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Love Story

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No one knows how to do maximalism quite like Australian designer Ashley Sutton. Whether it's the beetle-bedecked walls of secluded speakeasy J. Borowski or the seductive peacock hues of opulent cocktail bar Ophelia, when you walk into an Ashley Sutton-designed space, you’re immersing yourself into a story. 

The same is true of Dear Lilly, Sutton’s fifth and latest project in the city. Like the rest of Sutton’s Hong Kong venues, Dear Lilly is part of F&B giant Dining Concepts’ stable of offerings. Perched on the rooftop of IFC — a location that attracted Sutton for its stunning view — Dear Lilly is an exercise in old-school romance where diners can enjoy modern European fare paired with a cocktail menu filled with niche French liqueurs. 


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The inspirations behind the restaurant are numerous, but the key concept is 1920s Paris. “My mother was always collecting and pressing flowers when I was a child, so I've always had an affinity for them,” Sutton said. “When I was in Paris, it seemed like every street corner had a hole-in-the-wall florist, so I wanted to do something with that.”


And flowers abound in Dear Lilly. Bunches of real lavender cover the ceiling, their fragrance wafting down to reach even the entrance. Sprigs and blooms in glass perfume bottles teem along the walls. The floral theme continues even in the cocktails and glassware. The Mad Enchantment cocktail, for instance, is garnished with edible flowers and served in a porcelain, floral-print teacup.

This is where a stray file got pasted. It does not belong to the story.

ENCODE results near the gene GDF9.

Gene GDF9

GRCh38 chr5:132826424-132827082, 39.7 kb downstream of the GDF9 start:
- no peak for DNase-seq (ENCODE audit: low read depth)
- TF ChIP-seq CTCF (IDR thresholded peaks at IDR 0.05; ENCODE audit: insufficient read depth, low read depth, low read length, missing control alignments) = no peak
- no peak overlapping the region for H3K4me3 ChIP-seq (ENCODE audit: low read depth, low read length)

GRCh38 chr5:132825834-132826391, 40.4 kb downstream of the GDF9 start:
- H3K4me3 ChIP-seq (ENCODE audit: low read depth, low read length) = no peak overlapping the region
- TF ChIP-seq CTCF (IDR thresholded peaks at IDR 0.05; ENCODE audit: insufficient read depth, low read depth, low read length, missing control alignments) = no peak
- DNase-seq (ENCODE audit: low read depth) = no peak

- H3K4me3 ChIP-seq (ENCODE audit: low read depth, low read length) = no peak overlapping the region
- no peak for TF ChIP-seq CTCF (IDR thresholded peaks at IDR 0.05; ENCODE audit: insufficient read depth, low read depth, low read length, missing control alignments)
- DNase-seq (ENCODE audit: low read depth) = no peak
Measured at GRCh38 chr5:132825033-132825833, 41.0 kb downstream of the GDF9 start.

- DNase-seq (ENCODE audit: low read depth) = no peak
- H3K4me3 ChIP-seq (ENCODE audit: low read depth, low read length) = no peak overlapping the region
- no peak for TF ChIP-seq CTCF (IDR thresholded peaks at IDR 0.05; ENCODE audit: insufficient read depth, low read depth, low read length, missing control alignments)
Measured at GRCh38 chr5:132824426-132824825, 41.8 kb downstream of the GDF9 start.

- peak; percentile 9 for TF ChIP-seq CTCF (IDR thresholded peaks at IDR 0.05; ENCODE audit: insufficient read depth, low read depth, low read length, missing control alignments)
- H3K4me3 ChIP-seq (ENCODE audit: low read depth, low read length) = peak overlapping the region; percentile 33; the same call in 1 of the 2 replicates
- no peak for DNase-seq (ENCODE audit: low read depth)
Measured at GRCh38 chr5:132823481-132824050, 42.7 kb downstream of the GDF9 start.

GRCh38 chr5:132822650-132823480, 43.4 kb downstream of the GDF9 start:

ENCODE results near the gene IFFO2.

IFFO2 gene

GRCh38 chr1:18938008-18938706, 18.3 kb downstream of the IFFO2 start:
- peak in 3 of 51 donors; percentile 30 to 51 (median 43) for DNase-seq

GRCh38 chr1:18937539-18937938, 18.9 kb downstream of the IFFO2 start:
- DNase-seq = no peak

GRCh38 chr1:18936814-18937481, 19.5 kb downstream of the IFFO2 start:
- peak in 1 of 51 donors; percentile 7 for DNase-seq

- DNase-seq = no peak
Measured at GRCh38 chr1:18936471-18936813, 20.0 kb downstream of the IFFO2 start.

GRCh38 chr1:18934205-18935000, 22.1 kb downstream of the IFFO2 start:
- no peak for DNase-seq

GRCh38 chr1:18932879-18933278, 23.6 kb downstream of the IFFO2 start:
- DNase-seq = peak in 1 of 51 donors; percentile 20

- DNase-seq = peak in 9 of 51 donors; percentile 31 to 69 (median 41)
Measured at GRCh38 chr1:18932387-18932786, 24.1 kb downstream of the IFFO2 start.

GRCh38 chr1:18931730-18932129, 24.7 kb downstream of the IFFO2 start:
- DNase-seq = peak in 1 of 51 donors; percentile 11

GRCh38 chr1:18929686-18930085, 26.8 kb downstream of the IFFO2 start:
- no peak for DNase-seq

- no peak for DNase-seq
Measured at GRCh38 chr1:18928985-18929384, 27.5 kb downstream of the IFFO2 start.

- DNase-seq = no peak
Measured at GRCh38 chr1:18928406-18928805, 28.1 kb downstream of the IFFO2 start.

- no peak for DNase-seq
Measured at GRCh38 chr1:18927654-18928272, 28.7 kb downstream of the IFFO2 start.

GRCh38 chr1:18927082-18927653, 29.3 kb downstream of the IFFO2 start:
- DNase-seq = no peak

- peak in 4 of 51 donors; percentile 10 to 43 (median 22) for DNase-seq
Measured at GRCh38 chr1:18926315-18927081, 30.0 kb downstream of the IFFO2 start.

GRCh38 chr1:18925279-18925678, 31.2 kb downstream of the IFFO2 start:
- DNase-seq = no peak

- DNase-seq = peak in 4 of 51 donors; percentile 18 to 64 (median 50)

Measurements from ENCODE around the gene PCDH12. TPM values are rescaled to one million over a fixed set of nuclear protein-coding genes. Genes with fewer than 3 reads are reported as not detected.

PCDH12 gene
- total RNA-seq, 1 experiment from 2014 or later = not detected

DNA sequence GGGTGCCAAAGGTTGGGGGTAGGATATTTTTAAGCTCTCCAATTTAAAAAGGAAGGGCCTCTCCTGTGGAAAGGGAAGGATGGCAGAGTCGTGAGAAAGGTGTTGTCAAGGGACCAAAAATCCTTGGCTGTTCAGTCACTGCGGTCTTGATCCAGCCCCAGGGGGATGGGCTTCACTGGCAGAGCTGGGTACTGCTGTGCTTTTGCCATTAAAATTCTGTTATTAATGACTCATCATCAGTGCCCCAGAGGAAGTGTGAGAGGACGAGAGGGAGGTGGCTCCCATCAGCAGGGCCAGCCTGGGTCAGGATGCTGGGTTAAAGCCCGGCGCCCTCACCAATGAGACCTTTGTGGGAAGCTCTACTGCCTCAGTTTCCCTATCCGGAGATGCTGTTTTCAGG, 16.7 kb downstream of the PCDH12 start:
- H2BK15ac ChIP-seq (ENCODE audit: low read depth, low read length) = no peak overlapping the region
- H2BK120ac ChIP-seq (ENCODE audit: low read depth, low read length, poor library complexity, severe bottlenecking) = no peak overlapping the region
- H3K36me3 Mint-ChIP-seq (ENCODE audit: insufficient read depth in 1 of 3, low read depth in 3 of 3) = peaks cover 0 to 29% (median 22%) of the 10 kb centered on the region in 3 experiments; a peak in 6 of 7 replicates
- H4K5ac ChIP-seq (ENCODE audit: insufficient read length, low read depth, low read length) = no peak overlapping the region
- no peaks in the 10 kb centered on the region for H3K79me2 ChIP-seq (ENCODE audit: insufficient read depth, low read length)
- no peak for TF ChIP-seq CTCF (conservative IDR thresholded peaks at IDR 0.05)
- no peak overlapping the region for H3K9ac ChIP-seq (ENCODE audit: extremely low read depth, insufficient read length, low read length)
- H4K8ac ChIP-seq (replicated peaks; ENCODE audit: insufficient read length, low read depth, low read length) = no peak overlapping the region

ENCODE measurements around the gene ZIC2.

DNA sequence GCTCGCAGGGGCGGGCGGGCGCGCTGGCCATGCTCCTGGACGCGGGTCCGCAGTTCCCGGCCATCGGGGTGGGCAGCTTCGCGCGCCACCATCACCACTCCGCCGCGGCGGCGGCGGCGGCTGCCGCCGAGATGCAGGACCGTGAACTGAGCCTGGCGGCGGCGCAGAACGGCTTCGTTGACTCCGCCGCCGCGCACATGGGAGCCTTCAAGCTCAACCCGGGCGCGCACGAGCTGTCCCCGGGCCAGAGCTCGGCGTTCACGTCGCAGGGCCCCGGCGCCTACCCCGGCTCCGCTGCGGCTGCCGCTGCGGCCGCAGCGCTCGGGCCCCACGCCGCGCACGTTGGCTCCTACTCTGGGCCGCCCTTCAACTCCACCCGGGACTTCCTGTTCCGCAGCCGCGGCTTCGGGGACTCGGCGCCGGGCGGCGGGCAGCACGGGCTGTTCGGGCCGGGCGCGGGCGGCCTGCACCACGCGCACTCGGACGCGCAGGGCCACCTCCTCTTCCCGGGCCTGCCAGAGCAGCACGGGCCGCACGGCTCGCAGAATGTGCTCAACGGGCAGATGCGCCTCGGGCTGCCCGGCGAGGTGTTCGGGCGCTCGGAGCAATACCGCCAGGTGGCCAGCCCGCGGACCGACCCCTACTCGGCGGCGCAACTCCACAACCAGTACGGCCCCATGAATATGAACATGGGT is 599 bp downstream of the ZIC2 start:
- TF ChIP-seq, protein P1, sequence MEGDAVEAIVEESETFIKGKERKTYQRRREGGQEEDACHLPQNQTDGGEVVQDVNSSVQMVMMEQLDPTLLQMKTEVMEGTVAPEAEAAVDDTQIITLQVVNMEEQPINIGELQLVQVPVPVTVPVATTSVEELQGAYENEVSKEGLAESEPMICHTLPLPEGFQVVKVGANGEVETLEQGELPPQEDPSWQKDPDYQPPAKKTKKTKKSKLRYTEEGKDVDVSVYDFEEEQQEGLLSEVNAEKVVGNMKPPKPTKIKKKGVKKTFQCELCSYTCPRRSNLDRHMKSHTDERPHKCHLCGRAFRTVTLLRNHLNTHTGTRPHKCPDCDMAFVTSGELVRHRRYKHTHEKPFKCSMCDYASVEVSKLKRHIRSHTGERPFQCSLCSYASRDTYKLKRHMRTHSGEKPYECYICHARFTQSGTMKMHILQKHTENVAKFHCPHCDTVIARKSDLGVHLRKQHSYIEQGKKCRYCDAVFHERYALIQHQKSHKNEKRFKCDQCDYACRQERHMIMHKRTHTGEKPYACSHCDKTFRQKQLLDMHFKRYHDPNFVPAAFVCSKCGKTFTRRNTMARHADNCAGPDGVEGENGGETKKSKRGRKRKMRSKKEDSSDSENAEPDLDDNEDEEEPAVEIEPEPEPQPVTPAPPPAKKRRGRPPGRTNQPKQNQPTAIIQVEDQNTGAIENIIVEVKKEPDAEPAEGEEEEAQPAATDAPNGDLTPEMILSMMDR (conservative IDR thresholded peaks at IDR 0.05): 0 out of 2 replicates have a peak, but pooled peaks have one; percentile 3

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The name of the restaurant itself was taken from one of the many letters written by WWI and WWII soldiers to their wives that Sutton perused, fascinated by the art of letter-writing in an age where social media predominates. More excerpts from these letters are etched in marble inlays along the floor. 


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What’s perhaps most striking about the restaurant, however, are its layers. The space is sectioned off into a number of cosy, intimate booths and a central bar area, thanks to a series of intricate, ornate structures that call to mind the inside of a music box. “The booths were incredibly difficult to create, as we had to bend the steel at different angles and then laser-cut the design,” explained Sutton. The pièce de résistance of the bar area is a display shelf filled with vintage curios that were sourced throughout Europe by Sutton himself. “I ideally wanted more antiques,” he laments. It’s typical for Sutton to be incredibly hands-on with his projects from beginning to end, even overseeing other aesthetic elements of a project, such as the design of the menu and the uniforms. “It’s impossible for someone else to get into my head, so to get the outcome that I envisaged, it’s better to do it myself,” he declared. 


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But isn’t overwrought vintage nostalgia a little passé? What about the Scandi-chic or Zen, Japanese minimalism trends? “Both [maximalism and minimalism] have their places,” Sutton said. “But customers get bored [with minimalism] if it’s a restaurant or bar concept.” Well, one thing’s for certain — you definitely won’t be bored during a night at Dear Lilly. 

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